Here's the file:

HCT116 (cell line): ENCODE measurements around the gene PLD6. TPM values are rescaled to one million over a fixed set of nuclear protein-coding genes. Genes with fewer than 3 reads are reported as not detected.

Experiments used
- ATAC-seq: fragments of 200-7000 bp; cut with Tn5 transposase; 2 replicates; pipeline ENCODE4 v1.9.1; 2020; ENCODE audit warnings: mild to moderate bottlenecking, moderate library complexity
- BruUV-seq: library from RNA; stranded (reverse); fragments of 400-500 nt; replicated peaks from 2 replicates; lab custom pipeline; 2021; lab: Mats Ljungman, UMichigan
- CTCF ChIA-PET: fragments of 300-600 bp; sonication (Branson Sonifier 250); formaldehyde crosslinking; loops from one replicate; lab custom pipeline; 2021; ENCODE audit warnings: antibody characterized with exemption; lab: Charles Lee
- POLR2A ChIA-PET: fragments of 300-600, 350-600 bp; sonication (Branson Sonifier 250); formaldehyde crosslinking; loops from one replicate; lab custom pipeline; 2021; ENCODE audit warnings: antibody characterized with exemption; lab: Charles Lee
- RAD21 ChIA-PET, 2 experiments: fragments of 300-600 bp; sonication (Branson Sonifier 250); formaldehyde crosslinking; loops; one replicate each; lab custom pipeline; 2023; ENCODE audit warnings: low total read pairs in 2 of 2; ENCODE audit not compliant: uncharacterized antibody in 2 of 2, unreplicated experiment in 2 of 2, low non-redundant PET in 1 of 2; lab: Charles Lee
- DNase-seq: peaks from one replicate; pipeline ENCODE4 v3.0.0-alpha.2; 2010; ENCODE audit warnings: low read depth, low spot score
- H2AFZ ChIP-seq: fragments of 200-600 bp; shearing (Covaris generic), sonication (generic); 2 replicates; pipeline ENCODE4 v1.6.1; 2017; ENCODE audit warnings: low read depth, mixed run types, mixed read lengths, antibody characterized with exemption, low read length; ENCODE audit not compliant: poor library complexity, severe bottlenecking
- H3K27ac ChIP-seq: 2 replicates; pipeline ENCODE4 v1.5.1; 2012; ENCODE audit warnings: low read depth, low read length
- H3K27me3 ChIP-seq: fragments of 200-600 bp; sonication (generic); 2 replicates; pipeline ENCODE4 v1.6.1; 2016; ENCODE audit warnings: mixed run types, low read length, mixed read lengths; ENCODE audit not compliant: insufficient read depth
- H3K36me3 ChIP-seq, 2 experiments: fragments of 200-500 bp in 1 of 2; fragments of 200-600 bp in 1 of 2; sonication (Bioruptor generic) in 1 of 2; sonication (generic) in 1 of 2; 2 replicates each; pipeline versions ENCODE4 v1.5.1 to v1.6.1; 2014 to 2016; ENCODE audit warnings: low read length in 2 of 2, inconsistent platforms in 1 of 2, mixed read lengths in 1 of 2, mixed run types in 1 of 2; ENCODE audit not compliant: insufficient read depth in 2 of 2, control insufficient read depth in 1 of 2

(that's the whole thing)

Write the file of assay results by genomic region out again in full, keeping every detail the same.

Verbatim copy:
HCT116 (cell line): ENCODE measurements around the gene PLD6. TPM values are rescaled to one million over a fixed set of nuclear protein-coding genes. Genes with fewer than 3 reads are reported as not detected.

Experiments used
- ATAC-seq: fragments of 200-7000 bp; cut with Tn5 transposase; 2 replicates; pipeline ENCODE4 v1.9.1; 2020; ENCODE audit warnings: mild to moderate bottlenecking, moderate library complexity
- BruUV-seq: library from RNA; stranded (reverse); fragments of 400-500 nt; replicated peaks from 2 replicates; lab custom pipeline; 2021; lab: Mats Ljungman, UMichigan
- CTCF ChIA-PET: fragments of 300-600 bp; sonication (Branson Sonifier 250); formaldehyde crosslinking; loops from one replicate; lab custom pipeline; 2021; ENCODE audit warnings: antibody characterized with exemption; lab: Charles Lee
- POLR2A ChIA-PET: fragments of 300-600, 350-600 bp; sonication (Branson Sonifier 250); formaldehyde crosslinking; loops from one replicate; lab custom pipeline; 2021; ENCODE audit warnings: antibody characterized with exemption; lab: Charles Lee
- RAD21 ChIA-PET, 2 experiments: fragments of 300-600 bp; sonication (Branson Sonifier 250); formaldehyde crosslinking; loops; one replicate each; lab custom pipeline; 2023; ENCODE audit warnings: low total read pairs in 2 of 2; ENCODE audit not compliant: uncharacterized antibody in 2 of 2, unreplicated experiment in 2 of 2, low non-redundant PET in 1 of 2; lab: Charles Lee
- DNase-seq: peaks from one replicate; pipeline ENCODE4 v3.0.0-alpha.2; 2010; ENCODE audit warnings: low read depth, low spot score
- H2AFZ ChIP-seq: fragments of 200-600 bp; shearing (Covaris generic), sonication (generic); 2 replicates; pipeline ENCODE4 v1.6.1; 2017; ENCODE audit warnings: low read depth, mixed run types, mixed read lengths, antibody characterized with exemption, low read length; ENCODE audit not compliant: poor library complexity, severe bottlenecking
- H3K27ac ChIP-seq: 2 replicates; pipeline ENCODE4 v1.5.1; 2012; ENCODE audit warnings: low read depth, low read length
- H3K27me3 ChIP-seq: fragments of 200-600 bp; sonication (generic); 2 replicates; pipeline ENCODE4 v1.6.1; 2016; ENCODE audit warnings: mixed run types, low read length, mixed read lengths; ENCODE audit not compliant: insufficient read depth
- H3K36me3 ChIP-seq, 2 experiments: fragments of 200-500 bp in 1 of 2; fragments of 200-600 bp in 1 of 2; sonication (Bioruptor generic) in 1 of 2; sonication (generic) in 1 of 2; 2 replicates each; pipeline versions ENCODE4 v1.5.1 to v1.6.1; 2014 to 2016; ENCODE audit warnings: low read length in 2 of 2, inconsistent platforms in 1 of 2, mixed read lengths in 1 of 2, mixed run types in 1 of 2; ENCODE audit not compliant: insufficient read depth in 2 of 2, control insufficient read depth in 1 of 2